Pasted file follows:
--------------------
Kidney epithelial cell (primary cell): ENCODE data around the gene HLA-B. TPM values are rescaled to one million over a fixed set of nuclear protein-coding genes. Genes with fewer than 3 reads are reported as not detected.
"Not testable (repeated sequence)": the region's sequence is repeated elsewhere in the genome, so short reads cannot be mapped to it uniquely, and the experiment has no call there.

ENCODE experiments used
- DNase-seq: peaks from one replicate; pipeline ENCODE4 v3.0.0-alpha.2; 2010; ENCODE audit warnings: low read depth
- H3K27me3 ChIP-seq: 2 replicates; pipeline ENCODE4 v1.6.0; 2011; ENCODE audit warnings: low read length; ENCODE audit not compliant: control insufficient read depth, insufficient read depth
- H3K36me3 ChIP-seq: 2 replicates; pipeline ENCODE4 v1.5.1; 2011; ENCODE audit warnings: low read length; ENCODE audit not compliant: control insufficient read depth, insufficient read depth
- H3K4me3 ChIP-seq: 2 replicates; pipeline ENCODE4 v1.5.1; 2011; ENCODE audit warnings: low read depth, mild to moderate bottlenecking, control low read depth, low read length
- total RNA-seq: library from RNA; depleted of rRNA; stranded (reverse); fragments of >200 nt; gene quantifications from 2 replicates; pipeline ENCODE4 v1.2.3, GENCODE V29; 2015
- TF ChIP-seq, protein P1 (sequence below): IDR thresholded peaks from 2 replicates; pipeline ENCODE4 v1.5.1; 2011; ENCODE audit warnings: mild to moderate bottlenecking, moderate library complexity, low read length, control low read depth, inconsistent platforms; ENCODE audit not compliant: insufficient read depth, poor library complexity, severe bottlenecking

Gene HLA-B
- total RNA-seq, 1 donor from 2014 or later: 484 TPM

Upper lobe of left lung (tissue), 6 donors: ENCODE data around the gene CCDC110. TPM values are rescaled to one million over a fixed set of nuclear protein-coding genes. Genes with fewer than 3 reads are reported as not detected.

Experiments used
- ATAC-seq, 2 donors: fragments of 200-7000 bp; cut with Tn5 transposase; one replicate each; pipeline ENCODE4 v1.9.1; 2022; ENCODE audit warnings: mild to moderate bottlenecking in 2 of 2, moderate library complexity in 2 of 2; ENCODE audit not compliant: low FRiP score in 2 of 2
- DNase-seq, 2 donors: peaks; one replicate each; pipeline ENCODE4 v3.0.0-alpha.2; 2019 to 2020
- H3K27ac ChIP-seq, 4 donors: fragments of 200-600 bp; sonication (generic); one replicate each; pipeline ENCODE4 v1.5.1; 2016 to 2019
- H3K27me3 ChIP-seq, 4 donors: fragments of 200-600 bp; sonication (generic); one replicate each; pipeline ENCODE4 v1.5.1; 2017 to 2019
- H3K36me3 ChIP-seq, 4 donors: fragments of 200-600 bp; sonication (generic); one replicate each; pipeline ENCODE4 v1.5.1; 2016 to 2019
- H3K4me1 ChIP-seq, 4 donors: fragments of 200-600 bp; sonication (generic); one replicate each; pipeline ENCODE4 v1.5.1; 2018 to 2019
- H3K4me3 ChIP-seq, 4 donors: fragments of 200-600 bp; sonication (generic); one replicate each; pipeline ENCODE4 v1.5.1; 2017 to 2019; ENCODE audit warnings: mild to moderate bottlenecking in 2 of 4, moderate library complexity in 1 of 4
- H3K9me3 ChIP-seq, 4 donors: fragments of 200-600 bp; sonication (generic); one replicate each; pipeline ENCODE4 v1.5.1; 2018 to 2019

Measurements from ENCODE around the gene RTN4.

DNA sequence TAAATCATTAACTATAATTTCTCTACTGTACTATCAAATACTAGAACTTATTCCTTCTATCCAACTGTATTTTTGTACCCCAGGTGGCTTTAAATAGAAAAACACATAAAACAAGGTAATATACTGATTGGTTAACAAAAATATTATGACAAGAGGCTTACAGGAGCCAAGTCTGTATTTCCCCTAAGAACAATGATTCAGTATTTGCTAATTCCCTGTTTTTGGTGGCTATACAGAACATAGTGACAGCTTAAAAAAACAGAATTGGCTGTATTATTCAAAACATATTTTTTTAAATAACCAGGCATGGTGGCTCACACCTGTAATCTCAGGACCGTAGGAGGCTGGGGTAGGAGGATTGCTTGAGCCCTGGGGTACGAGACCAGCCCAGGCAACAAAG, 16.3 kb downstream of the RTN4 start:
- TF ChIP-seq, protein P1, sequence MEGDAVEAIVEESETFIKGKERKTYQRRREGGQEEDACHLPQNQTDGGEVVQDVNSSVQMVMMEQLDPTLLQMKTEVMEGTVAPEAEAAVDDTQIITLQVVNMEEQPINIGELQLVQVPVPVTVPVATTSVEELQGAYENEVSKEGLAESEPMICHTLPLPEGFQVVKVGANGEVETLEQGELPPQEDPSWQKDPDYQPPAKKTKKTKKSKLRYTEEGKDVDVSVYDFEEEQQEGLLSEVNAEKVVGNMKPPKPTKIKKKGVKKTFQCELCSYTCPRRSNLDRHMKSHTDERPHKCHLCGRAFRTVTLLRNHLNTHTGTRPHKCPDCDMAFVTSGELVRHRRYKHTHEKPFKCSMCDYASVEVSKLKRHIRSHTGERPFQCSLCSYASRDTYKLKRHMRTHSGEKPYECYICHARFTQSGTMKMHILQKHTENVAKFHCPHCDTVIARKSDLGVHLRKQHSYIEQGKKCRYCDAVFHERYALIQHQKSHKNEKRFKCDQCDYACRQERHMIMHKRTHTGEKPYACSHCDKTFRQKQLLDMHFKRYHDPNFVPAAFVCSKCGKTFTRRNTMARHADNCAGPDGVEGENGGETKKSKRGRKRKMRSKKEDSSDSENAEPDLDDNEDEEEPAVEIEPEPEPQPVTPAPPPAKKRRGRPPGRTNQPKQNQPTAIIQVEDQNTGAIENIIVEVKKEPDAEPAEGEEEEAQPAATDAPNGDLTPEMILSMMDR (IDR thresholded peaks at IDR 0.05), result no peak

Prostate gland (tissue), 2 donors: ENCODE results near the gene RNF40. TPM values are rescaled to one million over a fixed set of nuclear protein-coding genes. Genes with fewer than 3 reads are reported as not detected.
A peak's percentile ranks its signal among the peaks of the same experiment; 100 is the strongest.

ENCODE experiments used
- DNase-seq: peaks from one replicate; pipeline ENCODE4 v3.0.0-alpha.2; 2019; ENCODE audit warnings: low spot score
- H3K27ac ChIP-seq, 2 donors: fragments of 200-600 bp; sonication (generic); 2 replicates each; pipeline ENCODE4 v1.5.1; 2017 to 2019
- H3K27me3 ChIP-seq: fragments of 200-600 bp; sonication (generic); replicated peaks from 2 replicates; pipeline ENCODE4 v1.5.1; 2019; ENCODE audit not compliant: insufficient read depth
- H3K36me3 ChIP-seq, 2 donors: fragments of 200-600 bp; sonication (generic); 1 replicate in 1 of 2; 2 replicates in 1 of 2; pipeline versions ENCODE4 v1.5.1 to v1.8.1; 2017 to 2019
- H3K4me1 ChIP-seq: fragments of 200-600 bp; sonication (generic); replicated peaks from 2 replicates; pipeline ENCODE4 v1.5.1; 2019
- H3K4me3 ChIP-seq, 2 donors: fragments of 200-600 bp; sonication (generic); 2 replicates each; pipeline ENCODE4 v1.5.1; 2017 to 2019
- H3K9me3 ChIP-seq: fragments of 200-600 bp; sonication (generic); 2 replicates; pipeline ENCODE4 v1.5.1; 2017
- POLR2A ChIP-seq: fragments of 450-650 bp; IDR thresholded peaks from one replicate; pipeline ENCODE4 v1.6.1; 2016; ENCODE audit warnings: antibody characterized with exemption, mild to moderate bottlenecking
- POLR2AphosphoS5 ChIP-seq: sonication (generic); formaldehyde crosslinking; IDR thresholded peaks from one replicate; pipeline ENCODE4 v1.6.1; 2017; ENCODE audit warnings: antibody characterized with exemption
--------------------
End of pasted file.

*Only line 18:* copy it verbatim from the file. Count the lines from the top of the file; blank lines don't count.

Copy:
- H3K36me3 ChIP-seq, 4 donors: fragments of 200-600 bp; sonication (generic); one replicate each; pipeline ENCODE4 v1.5.1; 2016 to 2019